With plenty of adjustment in both the seat and the steering column, even taller drivers will easily find a comfortable driving position. As touched on before, rear seat space isn't stellar but there is a decently-sized boot which, like almost every car manufactured today, appears to have been designed with the main criterion of being able to carry a golf bag. The day I see a manufacturer proudly trumpet the fact that their product can't carry a golf bag is the day that I walk into the dealership and hand over a deposit cheque.
What to Look For
There's a lot of experience built into the Brera and most of the parts crop up with regularity elsewhere in the Alfa Romeo range. While purists may mourn the passing of the old Alfa Romeo V6, the six-cylinder GM-sourced powerplant that's plumbed into the Brera range-topper (and also sees duty in various Vauxhalls) is nevertheless an untemperamental and solid partner. Rust is not a problem as all body panels are galvanised. The Brera is not a car that can really be 'Paris-parked' as any small scratches, dings or nicks on the curvaceous bodywork show up very clearly. Check the driver information system for faults and ensure the controls for the ventilation system all function as they should. The 2.4-litre diesel-engined car has quite an appetite for front tyres, so make sure these have the requisite tread depth and consistent wear rate. Alfa dealers once had a rather patchy reputation but some serious investment is starting to pay dividends with regards to service quality.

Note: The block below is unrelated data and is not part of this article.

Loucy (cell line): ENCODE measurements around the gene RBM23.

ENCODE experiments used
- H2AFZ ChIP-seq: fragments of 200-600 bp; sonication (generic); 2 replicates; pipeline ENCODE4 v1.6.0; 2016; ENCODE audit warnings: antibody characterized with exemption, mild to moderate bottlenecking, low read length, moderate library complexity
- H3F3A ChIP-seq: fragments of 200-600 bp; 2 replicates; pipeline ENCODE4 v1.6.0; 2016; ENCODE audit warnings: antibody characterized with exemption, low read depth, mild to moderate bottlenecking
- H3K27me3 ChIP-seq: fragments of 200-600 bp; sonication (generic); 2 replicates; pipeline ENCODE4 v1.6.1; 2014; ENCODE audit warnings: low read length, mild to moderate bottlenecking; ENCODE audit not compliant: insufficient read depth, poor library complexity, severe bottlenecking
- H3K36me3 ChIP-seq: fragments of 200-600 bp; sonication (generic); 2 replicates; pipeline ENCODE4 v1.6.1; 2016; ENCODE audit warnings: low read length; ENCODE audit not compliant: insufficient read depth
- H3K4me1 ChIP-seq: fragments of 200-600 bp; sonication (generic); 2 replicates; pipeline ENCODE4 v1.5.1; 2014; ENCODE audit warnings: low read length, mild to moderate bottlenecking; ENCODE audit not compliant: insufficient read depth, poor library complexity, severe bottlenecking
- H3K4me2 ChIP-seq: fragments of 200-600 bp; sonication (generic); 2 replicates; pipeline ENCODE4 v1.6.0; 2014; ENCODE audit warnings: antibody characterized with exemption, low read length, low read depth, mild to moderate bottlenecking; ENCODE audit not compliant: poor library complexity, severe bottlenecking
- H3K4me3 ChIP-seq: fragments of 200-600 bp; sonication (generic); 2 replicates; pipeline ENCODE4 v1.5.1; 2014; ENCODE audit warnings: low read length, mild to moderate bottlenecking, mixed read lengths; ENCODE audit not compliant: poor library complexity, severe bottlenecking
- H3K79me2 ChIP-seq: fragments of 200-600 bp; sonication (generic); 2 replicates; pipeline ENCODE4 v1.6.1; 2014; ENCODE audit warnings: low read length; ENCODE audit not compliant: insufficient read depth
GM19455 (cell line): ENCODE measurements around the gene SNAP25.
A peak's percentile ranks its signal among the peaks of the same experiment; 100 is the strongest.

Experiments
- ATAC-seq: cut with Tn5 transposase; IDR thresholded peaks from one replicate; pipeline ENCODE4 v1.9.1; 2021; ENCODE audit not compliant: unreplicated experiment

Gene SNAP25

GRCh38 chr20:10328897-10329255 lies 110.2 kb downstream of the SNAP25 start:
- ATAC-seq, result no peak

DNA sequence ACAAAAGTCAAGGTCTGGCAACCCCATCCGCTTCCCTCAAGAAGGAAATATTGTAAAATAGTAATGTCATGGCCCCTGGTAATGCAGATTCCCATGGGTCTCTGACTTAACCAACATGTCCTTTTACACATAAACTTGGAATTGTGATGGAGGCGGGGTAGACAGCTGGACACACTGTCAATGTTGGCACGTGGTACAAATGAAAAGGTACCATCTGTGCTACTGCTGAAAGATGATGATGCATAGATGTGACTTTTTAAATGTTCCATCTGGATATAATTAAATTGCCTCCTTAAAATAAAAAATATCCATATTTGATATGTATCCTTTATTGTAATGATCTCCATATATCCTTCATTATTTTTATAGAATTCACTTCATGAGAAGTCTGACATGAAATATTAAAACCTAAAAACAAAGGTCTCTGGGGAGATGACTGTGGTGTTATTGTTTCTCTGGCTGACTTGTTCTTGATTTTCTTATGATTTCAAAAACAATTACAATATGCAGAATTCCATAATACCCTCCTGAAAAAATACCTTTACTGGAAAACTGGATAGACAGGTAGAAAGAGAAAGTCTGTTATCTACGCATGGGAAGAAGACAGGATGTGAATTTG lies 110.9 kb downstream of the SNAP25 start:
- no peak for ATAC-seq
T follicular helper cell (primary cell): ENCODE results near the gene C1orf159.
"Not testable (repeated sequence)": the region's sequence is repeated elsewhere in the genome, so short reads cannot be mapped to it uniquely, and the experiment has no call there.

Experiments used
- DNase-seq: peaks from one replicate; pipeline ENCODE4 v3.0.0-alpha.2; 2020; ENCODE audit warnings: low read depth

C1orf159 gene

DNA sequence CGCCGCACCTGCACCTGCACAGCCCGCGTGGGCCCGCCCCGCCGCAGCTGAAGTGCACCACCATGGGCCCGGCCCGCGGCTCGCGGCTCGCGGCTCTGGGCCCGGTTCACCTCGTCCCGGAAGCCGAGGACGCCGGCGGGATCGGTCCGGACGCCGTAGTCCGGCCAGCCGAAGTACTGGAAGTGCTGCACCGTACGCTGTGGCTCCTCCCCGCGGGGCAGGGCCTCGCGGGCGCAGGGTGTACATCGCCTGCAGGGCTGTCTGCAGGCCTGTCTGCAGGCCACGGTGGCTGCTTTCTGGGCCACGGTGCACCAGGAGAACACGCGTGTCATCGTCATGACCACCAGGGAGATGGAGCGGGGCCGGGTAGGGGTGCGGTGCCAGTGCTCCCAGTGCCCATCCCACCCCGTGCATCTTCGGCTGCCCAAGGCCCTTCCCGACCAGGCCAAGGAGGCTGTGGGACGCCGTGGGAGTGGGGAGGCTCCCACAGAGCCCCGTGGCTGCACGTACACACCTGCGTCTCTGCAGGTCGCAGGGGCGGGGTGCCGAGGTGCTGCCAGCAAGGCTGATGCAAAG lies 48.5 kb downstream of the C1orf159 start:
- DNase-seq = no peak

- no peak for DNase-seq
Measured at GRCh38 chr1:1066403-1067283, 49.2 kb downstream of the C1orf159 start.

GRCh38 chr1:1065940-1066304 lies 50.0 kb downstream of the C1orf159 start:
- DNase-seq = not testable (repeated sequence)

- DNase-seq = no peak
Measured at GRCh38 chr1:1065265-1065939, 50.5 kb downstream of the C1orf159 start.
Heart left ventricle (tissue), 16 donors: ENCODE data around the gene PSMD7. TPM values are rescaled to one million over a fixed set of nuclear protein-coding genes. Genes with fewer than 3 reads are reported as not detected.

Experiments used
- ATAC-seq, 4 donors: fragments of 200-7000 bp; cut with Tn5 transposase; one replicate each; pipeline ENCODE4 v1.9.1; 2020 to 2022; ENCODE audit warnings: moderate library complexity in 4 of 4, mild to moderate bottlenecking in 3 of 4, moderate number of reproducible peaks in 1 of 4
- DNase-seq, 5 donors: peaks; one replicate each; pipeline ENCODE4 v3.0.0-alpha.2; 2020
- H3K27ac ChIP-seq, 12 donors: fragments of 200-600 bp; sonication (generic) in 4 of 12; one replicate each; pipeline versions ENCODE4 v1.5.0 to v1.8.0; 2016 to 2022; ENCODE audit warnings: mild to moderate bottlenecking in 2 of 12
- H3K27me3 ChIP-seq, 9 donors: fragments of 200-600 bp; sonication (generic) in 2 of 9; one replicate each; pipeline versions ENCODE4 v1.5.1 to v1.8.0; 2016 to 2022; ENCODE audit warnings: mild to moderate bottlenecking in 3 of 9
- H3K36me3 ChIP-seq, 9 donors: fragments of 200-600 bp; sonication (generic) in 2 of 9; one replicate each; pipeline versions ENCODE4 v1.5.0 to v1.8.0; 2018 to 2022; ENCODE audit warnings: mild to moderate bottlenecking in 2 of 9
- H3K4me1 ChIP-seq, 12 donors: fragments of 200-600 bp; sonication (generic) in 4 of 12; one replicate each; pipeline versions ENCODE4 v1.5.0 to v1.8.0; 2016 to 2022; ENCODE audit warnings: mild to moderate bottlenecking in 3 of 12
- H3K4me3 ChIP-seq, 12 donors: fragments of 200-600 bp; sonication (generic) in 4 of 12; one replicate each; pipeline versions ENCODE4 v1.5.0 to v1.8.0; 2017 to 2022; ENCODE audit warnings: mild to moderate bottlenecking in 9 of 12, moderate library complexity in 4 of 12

(based on a Brera 2.2 JTS) A clutch assembly is around £155. Front and rear brakepads are around £50 per set of each, a rear exhaust box about £143 (excluding catalyst), a starter motor around £190.
On the Road